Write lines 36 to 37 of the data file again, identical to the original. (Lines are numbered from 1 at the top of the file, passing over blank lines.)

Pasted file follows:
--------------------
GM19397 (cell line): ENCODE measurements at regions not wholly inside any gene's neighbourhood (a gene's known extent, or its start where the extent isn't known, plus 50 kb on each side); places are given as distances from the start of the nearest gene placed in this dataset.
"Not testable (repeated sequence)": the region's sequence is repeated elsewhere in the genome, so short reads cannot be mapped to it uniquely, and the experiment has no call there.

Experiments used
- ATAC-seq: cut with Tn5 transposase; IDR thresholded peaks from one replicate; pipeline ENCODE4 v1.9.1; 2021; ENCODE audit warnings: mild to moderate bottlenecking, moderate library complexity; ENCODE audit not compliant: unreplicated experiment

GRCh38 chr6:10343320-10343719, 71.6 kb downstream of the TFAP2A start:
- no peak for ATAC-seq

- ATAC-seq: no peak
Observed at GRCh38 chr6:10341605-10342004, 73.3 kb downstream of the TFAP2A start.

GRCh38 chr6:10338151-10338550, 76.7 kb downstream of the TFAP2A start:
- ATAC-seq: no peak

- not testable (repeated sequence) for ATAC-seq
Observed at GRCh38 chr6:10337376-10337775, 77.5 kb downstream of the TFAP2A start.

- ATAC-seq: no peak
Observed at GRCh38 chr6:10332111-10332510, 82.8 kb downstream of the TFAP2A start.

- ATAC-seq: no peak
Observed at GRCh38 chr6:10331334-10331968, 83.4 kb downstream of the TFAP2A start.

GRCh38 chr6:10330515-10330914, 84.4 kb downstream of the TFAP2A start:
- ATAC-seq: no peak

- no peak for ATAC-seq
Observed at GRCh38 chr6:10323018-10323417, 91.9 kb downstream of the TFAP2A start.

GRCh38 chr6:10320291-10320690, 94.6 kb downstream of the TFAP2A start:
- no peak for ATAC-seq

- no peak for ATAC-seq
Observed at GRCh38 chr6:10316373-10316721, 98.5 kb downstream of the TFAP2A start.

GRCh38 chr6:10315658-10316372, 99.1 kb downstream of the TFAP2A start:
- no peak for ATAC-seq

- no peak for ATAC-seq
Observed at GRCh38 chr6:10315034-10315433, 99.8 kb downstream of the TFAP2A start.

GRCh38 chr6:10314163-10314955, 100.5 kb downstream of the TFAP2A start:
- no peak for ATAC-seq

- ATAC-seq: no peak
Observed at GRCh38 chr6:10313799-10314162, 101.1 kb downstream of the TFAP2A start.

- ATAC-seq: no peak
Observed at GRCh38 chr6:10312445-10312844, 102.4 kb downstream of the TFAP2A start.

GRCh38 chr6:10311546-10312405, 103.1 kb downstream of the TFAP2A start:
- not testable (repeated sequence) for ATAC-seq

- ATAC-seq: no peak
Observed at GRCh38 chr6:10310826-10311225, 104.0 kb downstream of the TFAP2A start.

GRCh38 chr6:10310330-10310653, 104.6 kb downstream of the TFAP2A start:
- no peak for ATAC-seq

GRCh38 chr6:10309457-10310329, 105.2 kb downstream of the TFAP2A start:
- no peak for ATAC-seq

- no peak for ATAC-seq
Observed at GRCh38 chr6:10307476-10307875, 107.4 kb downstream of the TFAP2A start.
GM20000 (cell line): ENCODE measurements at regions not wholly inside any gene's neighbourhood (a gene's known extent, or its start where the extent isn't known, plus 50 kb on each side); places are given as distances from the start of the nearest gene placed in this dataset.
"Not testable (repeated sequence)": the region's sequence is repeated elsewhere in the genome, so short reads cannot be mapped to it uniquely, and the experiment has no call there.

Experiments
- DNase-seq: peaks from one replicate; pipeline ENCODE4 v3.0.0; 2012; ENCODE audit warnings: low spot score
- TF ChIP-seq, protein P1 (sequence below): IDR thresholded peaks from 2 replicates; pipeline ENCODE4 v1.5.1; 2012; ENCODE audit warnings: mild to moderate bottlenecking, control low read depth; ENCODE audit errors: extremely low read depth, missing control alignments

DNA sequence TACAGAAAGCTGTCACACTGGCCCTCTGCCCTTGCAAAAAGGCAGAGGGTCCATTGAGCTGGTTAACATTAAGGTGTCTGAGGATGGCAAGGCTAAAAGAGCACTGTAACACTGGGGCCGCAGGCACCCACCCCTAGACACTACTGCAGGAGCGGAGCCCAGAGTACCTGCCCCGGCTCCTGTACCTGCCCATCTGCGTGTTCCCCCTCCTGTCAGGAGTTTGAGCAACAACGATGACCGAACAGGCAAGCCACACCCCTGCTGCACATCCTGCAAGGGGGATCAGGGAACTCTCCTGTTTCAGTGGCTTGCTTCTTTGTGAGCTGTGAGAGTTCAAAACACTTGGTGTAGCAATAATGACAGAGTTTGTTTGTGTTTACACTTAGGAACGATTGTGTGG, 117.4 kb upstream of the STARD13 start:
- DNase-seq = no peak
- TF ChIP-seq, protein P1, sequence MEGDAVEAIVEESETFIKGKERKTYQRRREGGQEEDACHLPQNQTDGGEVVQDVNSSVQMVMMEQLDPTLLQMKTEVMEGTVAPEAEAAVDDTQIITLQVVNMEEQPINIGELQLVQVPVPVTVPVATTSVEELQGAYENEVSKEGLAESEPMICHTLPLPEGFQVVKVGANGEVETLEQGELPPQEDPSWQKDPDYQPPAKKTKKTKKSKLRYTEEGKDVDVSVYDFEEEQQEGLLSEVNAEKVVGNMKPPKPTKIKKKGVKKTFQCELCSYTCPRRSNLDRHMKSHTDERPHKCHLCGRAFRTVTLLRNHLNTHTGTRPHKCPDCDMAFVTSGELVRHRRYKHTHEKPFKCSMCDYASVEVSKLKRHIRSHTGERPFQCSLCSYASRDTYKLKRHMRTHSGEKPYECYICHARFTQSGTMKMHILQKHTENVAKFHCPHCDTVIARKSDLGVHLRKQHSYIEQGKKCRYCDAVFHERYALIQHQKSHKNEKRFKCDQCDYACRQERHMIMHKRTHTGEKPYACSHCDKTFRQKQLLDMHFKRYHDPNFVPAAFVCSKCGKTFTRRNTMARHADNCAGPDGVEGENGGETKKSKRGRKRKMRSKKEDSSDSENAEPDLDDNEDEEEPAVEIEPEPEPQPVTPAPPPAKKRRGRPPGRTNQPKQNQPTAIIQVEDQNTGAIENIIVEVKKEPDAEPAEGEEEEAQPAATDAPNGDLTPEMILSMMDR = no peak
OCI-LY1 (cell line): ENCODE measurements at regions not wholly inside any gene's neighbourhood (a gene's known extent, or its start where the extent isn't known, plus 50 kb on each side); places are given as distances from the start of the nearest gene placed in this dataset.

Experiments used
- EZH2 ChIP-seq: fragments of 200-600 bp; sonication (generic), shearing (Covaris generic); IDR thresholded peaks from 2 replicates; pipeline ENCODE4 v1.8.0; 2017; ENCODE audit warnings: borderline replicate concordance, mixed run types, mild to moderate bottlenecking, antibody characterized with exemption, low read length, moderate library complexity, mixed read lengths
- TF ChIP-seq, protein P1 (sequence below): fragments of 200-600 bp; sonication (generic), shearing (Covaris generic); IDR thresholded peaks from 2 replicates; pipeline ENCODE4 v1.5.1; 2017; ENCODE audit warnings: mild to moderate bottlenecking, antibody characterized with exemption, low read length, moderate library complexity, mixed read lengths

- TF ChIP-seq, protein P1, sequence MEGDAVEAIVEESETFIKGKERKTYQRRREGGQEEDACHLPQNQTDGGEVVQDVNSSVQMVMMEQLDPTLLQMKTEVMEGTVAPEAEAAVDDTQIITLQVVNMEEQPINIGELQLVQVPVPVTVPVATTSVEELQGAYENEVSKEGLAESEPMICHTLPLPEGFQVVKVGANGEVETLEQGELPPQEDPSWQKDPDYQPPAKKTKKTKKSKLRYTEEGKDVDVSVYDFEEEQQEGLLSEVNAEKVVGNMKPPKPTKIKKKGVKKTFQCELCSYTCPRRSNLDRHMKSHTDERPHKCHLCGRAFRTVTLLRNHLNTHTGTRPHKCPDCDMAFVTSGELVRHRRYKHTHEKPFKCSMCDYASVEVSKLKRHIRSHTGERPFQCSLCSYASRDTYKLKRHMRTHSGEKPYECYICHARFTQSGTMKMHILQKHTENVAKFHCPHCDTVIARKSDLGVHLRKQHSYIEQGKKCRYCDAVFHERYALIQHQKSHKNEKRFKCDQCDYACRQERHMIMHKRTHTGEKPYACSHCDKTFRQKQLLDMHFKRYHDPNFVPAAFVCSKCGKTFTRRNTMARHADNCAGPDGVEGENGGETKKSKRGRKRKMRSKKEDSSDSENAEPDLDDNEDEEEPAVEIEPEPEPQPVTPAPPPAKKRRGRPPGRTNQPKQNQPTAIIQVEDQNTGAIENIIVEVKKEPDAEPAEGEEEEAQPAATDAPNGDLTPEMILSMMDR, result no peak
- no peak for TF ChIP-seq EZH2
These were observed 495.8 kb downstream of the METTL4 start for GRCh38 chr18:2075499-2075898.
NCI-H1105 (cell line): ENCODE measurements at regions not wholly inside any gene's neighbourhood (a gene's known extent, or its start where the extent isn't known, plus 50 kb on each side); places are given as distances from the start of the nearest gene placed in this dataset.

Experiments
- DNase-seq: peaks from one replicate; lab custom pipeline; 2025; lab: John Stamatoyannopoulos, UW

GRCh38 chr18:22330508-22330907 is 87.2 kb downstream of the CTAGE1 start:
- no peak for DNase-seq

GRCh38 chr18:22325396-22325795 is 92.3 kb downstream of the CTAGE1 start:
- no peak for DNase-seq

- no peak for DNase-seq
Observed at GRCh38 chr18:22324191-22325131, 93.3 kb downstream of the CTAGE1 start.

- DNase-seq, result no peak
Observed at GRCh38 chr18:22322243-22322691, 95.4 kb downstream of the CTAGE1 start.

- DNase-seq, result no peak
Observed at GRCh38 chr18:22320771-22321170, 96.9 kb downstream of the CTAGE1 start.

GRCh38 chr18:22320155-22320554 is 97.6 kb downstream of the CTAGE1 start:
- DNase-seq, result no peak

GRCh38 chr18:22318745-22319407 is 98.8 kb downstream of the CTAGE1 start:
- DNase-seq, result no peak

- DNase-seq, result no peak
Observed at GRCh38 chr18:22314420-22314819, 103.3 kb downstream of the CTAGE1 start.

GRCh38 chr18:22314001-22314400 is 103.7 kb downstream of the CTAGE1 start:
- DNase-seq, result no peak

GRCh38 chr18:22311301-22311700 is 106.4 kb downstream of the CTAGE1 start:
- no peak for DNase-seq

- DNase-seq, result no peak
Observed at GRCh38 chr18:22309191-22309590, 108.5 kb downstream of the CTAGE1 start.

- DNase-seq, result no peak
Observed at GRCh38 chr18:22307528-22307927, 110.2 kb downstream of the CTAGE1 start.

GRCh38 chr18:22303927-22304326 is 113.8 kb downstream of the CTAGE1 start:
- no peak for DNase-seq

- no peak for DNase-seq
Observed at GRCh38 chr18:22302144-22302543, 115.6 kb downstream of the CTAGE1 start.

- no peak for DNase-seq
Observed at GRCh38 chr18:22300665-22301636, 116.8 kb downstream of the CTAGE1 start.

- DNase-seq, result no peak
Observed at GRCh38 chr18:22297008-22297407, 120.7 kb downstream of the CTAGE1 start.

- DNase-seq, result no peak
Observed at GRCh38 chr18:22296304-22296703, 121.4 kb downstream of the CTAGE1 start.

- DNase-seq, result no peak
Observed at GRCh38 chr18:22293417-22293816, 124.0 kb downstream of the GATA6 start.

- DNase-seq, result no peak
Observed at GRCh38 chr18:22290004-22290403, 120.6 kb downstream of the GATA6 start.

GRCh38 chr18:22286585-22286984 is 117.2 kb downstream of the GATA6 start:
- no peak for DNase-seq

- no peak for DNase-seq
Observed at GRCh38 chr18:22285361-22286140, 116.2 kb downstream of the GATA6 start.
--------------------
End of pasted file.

- not testable (repeated sequence) for ATAC-seq

- ATAC-seq: no peak